Friday, January 11, 2008


There is always some big time developer out there who wants to make a few bucks and destroy what little piece of nature may be left in the neighborhood, isn't there.

In Hawaii a an entire neighborhood has been fighting one such plan since the 80s and they are still at it.

QRM LLC developers wants to build 180 "cabins" on one of the last bits of undeveloped land in the area. This is the developers second try. The city rejected the developer's proposal in 2006 because it failed to meet requirements under the land's preservation zoning.

These are not quaint little cabins. Greg Knudsen, chairman of the Hawaii Kai Neighborhood Board, said the plans show structures that look like two-story townhouses, along with tennis courts, swimming pools and clubhouses.

KHNL reports hundreds of people (some of whom are pictured above) packed in a Hawaii Kai elementary school were nearly unanimous Tuesday night in a show of hands rejecting the proposal by developer QRM LLC. "It would spoil the natural beauty of the valley for what? The developer will build then pocket their money then move on," said Hawaii Kai resident Franco Mancassola.

"We don't want it. The neighborhood board has rejected it already and they're apparently trying a new route in order to try and still have it built," said Hawaii Kai resident Sasha Kadona.

Sensing defeat at the community meeting, QRM and landowner Maunalua Associates, a subsidiary of Zurich Insurance, would give land mauka of Queen's Rise to a nonprofit conservation organization instead of building 98 cabins on it -- if the community would agree to 83 cabins on a second parcel in Mauuwai Valley, which is near Kalama Valley.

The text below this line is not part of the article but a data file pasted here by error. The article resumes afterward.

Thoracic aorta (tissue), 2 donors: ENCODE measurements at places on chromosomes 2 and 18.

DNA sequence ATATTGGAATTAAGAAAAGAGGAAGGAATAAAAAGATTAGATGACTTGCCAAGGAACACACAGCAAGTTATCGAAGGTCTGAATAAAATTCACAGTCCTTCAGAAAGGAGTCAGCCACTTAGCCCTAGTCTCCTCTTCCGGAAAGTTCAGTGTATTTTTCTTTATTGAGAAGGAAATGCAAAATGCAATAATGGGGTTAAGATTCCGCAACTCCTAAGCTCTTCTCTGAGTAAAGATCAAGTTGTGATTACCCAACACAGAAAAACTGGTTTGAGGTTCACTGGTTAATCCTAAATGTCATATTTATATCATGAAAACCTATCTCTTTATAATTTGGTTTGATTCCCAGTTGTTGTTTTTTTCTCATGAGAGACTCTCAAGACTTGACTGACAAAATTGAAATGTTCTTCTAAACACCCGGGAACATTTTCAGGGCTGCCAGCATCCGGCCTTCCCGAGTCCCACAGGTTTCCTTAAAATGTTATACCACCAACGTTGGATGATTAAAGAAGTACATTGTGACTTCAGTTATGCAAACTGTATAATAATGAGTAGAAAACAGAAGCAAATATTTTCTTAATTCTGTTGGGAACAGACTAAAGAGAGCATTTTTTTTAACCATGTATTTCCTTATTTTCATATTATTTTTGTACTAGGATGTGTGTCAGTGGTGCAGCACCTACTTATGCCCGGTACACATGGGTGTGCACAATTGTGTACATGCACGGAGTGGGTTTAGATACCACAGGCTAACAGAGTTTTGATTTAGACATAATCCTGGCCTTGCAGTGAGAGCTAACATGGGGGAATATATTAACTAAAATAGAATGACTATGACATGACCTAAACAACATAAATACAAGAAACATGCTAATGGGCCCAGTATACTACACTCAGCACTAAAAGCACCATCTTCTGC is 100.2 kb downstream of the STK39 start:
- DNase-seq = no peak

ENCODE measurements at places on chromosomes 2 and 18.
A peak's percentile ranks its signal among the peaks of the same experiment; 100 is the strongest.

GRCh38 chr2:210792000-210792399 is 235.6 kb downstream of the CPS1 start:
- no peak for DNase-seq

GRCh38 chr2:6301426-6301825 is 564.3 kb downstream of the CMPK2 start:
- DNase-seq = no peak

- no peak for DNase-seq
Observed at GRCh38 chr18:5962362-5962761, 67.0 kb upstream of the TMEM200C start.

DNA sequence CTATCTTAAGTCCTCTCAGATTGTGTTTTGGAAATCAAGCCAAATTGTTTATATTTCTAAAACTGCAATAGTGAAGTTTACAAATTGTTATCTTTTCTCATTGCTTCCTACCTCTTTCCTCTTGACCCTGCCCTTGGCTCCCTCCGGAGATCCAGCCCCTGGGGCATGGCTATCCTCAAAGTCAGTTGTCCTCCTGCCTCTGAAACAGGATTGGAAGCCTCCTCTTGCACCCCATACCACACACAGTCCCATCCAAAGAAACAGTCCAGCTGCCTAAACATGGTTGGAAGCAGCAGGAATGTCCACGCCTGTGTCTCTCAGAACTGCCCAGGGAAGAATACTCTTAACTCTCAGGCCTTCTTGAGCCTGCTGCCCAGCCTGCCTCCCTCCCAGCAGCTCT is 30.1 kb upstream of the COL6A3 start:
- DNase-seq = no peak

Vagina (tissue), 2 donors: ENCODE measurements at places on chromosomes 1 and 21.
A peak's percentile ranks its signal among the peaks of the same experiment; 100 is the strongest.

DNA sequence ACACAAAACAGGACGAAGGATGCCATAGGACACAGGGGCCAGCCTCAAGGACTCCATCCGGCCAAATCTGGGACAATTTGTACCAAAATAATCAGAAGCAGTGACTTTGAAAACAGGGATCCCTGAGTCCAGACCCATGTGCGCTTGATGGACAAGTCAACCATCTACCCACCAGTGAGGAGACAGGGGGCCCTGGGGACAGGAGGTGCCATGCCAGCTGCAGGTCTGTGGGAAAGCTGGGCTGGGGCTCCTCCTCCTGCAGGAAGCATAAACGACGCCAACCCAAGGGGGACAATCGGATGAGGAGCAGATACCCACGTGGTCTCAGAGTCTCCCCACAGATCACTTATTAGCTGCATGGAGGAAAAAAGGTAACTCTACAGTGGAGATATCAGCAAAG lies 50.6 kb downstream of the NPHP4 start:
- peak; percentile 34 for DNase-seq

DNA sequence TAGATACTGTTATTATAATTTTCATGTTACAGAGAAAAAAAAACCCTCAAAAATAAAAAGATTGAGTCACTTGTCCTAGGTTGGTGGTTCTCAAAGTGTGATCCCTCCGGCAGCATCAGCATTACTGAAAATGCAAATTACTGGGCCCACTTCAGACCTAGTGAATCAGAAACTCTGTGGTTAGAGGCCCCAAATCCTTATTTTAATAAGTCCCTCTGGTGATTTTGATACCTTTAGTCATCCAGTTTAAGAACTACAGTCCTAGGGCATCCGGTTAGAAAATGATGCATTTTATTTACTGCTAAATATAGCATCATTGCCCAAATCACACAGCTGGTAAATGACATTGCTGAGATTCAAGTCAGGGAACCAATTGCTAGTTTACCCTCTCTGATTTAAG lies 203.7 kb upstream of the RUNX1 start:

The folks weren't buying it. According to the Star Bulletin the unexpected offer received no support when there was a call for a show of hands. A later call for a show of opposition had nearly all attendees raising hands.

Phil Estermann, of the Save Sandy Beach and Ka Iwi Coast coalitions, called the attempt "deja vu all over again." He said the proposal evoked past battles to stop condos at Queen's Beach and a hotel near Sandy Beach.

"It's sort of a sophisticated, but not too sophisticated, effort" to call the development "vacation cabins," he said. "Even us common people can see through this one."

And these "common people" should serve as an example that it is possible to stop the big buck developers from ruining our lives. They have not only been fighting, they've been winning. This issue was preceded, as mentioned above, by successful opposition in the 1980s to proposals to construct condominiums at Queen's Beach and a hotel near Sandy Beach.

Hang in their folks.

The following is from the Honolulu Advertiser.

Hawaii residents protest proposed cabins

HAWAI'I KAI — A developer last night offered to scale back its proposal to build vacation cabins near the Ka Iwi shoreline to address community concerns, but East O'ahu residents said they remained opposed.

The offer was made at a Hawai'i Kai Neighborhood Board meeting attended by about 250 people at Haha'ione Elementary School.